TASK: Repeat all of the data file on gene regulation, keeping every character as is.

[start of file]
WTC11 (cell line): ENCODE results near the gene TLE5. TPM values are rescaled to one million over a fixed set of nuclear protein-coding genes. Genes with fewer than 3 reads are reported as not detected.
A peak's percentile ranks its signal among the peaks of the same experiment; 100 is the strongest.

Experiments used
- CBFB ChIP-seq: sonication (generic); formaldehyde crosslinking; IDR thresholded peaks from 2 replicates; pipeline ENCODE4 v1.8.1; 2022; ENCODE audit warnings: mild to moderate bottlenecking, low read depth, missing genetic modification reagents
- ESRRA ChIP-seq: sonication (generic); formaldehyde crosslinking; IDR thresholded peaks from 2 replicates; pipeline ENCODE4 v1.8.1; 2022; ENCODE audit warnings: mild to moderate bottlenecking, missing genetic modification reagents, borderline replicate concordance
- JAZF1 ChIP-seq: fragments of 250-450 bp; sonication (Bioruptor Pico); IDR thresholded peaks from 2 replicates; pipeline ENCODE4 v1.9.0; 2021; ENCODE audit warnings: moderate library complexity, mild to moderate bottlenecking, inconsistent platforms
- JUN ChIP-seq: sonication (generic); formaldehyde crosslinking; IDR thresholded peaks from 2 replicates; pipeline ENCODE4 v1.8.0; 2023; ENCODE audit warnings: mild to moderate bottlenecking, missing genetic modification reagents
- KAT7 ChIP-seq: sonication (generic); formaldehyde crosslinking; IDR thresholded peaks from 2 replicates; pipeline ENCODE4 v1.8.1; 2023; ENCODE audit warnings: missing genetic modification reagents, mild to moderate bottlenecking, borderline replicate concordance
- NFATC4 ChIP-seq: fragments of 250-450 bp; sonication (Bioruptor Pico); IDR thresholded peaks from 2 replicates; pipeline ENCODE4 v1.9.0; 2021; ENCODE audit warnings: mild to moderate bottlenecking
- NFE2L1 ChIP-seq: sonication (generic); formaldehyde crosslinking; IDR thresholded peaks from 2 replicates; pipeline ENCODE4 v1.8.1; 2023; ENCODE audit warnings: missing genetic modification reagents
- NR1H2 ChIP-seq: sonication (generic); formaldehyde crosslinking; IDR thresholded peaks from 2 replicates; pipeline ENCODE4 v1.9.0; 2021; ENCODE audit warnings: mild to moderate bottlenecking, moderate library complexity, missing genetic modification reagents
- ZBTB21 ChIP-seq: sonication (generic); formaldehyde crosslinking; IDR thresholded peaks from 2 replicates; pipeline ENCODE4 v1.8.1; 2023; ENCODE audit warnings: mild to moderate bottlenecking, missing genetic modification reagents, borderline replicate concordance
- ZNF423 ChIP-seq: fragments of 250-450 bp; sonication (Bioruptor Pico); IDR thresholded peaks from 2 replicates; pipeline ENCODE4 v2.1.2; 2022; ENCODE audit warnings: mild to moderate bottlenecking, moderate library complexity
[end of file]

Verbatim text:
WTC11 (cell line): ENCODE results near the gene TLE5. TPM values are rescaled to one million over a fixed set of nuclear protein-coding genes. Genes with fewer than 3 reads are reported as not detected.
A peak's percentile ranks its signal among the peaks of the same experiment; 100 is the strongest.

Experiments used
- CBFB ChIP-seq: sonication (generic); formaldehyde crosslinking; IDR thresholded peaks from 2 replicates; pipeline ENCODE4 v1.8.1; 2022; ENCODE audit warnings: mild to moderate bottlenecking, low read depth, missing genetic modification reagents
- ESRRA ChIP-seq: sonication (generic); formaldehyde crosslinking; IDR thresholded peaks from 2 replicates; pipeline ENCODE4 v1.8.1; 2022; ENCODE audit warnings: mild to moderate bottlenecking, missing genetic modification reagents, borderline replicate concordance
- JAZF1 ChIP-seq: fragments of 250-450 bp; sonication (Bioruptor Pico); IDR thresholded peaks from 2 replicates; pipeline ENCODE4 v1.9.0; 2021; ENCODE audit warnings: moderate library complexity, mild to moderate bottlenecking, inconsistent platforms
- JUN ChIP-seq: sonication (generic); formaldehyde crosslinking; IDR thresholded peaks from 2 replicates; pipeline ENCODE4 v1.8.0; 2023; ENCODE audit warnings: mild to moderate bottlenecking, missing genetic modification reagents
- KAT7 ChIP-seq: sonication (generic); formaldehyde crosslinking; IDR thresholded peaks from 2 replicates; pipeline ENCODE4 v1.8.1; 2023; ENCODE audit warnings: missing genetic modification reagents, mild to moderate bottlenecking, borderline replicate concordance
- NFATC4 ChIP-seq: fragments of 250-450 bp; sonication (Bioruptor Pico); IDR thresholded peaks from 2 replicates; pipeline ENCODE4 v1.9.0; 2021; ENCODE audit warnings: mild to moderate bottlenecking
- NFE2L1 ChIP-seq: sonication (generic); formaldehyde crosslinking; IDR thresholded peaks from 2 replicates; pipeline ENCODE4 v1.8.1; 2023; ENCODE audit warnings: missing genetic modification reagents
- NR1H2 ChIP-seq: sonication (generic); formaldehyde crosslinking; IDR thresholded peaks from 2 replicates; pipeline ENCODE4 v1.9.0; 2021; ENCODE audit warnings: mild to moderate bottlenecking, moderate library complexity, missing genetic modification reagents
- ZBTB21 ChIP-seq: sonication (generic); formaldehyde crosslinking; IDR thresholded peaks from 2 replicates; pipeline ENCODE4 v1.8.1; 2023; ENCODE audit warnings: mild to moderate bottlenecking, missing genetic modification reagents, borderline replicate concordance
- ZNF423 ChIP-seq: fragments of 250-450 bp; sonication (Bioruptor Pico); IDR thresholded peaks from 2 replicates; pipeline ENCODE4 v2.1.2; 2022; ENCODE audit warnings: mild to moderate bottlenecking, moderate library complexity